The Fourth Carinad Empire stretches across hundreds of settled worlds and stellar cities, and thousands of light years. The Empire’s people and data are linked by a space-folding gates array controlled by the Emperor and his cohorts. When the array evolves into a sentient entity, it recognizes the Emperor as its foe.
Danny Andela, once known as The Imperial Hammer, withdrew from the Imperial Rangers decades ago, her reputation in tatters. She lives on her family’s star barge, waiting to die of a rare old age. She would be the array’s perfect weapon against the Emperor, except she no longer gives a damn--about anything.
Then Danny learns that the military disaster which essentially ended her life might possibly have been arranged by the Emperor himself…
Hammer and Crucible is the first book in the Imperial Hammer series, a space opera novel, written by Cameron Cooper. A plot that starts being a more political/military one that evolves into one with astral consequences and a female main character are some of the elements we find in this novel.
Danny, the Imperial Hammer, decided to let her life pass and die, a rarity among the inhabitants of the Imperium. And that's until she was given the clue that the death of her son 40 years ago might represent a conspiration organized by the own Emperor; in the company of her granddaughter, she will start a run across the Imperium trying to discover the truth behind it.
With this premise, Cooper creates a compelling space opera, but whose pacing is extremely slow in my opinion. There are so many filler moments that while it helps build the characters, but don't give any meaning to the plot; we spend half of the book or so just traveling from place to place for the rejuvenation of Danny and for a little investigation.
In comparison, the last quarter is frenetic, and where the plot really takes significance.
Characters are the best elements of this book, especially because Danny is a really well-built one, a person whose hope was lost until she was given another reason to live; her grandchild complements well her during most of the story.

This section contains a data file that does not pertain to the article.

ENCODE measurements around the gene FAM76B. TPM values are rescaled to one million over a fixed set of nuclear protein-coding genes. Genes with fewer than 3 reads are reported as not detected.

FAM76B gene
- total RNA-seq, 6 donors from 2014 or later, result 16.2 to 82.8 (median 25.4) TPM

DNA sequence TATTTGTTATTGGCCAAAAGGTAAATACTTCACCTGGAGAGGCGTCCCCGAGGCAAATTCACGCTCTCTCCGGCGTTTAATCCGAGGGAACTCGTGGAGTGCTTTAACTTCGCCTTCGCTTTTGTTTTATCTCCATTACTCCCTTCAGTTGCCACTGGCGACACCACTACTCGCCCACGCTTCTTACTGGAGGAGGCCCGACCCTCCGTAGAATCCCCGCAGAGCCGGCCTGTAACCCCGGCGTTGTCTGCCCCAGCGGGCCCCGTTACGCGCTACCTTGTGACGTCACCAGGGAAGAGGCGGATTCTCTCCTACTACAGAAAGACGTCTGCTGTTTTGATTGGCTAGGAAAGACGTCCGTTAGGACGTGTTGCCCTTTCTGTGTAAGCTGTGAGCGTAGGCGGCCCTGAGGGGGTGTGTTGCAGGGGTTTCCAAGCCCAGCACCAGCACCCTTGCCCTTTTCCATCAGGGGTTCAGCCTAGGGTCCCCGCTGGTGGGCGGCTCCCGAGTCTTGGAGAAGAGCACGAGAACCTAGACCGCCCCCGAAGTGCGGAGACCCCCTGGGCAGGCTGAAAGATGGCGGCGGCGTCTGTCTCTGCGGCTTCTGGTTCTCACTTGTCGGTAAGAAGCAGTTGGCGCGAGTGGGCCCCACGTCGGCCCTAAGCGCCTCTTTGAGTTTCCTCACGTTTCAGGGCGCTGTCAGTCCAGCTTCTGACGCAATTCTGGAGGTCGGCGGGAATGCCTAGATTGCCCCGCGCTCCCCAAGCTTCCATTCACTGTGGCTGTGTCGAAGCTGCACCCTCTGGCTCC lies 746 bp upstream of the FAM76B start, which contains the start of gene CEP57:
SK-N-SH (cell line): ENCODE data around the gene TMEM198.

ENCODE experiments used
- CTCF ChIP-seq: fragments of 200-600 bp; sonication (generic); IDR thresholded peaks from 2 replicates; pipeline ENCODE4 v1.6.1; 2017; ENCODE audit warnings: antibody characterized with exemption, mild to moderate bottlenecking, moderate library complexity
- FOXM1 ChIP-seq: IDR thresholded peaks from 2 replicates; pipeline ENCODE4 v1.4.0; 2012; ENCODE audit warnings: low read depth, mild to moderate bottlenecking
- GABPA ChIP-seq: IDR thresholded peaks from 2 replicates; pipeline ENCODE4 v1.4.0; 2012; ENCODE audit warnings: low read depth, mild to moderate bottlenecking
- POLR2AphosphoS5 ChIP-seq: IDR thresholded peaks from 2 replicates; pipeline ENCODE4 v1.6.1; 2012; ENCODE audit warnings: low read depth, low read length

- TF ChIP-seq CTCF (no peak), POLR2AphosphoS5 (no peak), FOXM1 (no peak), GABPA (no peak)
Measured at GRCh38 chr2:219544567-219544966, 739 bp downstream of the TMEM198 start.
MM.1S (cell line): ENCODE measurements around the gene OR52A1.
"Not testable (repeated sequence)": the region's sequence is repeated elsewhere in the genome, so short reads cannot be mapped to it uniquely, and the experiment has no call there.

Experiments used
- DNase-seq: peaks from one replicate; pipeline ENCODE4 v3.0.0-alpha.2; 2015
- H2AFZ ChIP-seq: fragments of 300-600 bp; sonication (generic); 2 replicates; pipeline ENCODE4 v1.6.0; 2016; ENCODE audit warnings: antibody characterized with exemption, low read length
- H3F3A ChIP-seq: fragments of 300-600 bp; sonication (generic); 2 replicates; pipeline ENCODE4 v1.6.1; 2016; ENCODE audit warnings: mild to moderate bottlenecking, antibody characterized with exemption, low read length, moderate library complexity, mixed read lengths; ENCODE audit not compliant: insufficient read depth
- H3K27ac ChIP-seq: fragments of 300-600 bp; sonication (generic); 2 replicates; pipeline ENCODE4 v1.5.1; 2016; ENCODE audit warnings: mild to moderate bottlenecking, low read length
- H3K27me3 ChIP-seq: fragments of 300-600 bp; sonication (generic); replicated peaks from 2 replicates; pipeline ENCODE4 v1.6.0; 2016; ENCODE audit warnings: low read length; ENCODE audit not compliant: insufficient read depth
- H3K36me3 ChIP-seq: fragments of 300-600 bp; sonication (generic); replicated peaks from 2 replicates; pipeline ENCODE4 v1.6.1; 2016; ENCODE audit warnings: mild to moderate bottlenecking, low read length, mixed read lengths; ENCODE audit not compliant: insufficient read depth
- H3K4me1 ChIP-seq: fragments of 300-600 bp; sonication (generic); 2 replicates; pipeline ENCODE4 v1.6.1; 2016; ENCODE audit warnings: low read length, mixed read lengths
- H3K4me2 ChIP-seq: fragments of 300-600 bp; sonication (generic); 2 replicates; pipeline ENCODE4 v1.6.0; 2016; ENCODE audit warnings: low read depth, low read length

The concept of the array gaining conscience is quite interesting, but again, I think it was not developed enough in this book, in general; we only get a small taste before the novel ends.
Hammer and Crucible is a good introductory novel to the universe of the Imperial Hammer series, and if you like space operas, you will probably end up liking it. For me, it was probably not my cup of tea, but still a competent one.
Disclaimer: This review and score represent only my personal opinion. Team scores might vary.
Cameron Cooper is the author of The Indigo Reports science fiction series and the alter ego for an Amazon #1 bestselling author in an unrelated genre. The Indigo Reports was originally conceived as a one-off series, but readers demanded more. A new series will be released in 2020.
Cameron tends to write space opera short stories and novels, but also roams across the science fiction landscape. He was raised on a steady diet of Asimov, Heinlein, Herbert, McCaffrey, and others. Peter F. Hamilton and John Scalzi are contemporary heroes. He is an Australian Canadian and lives near the Canadian Rockies.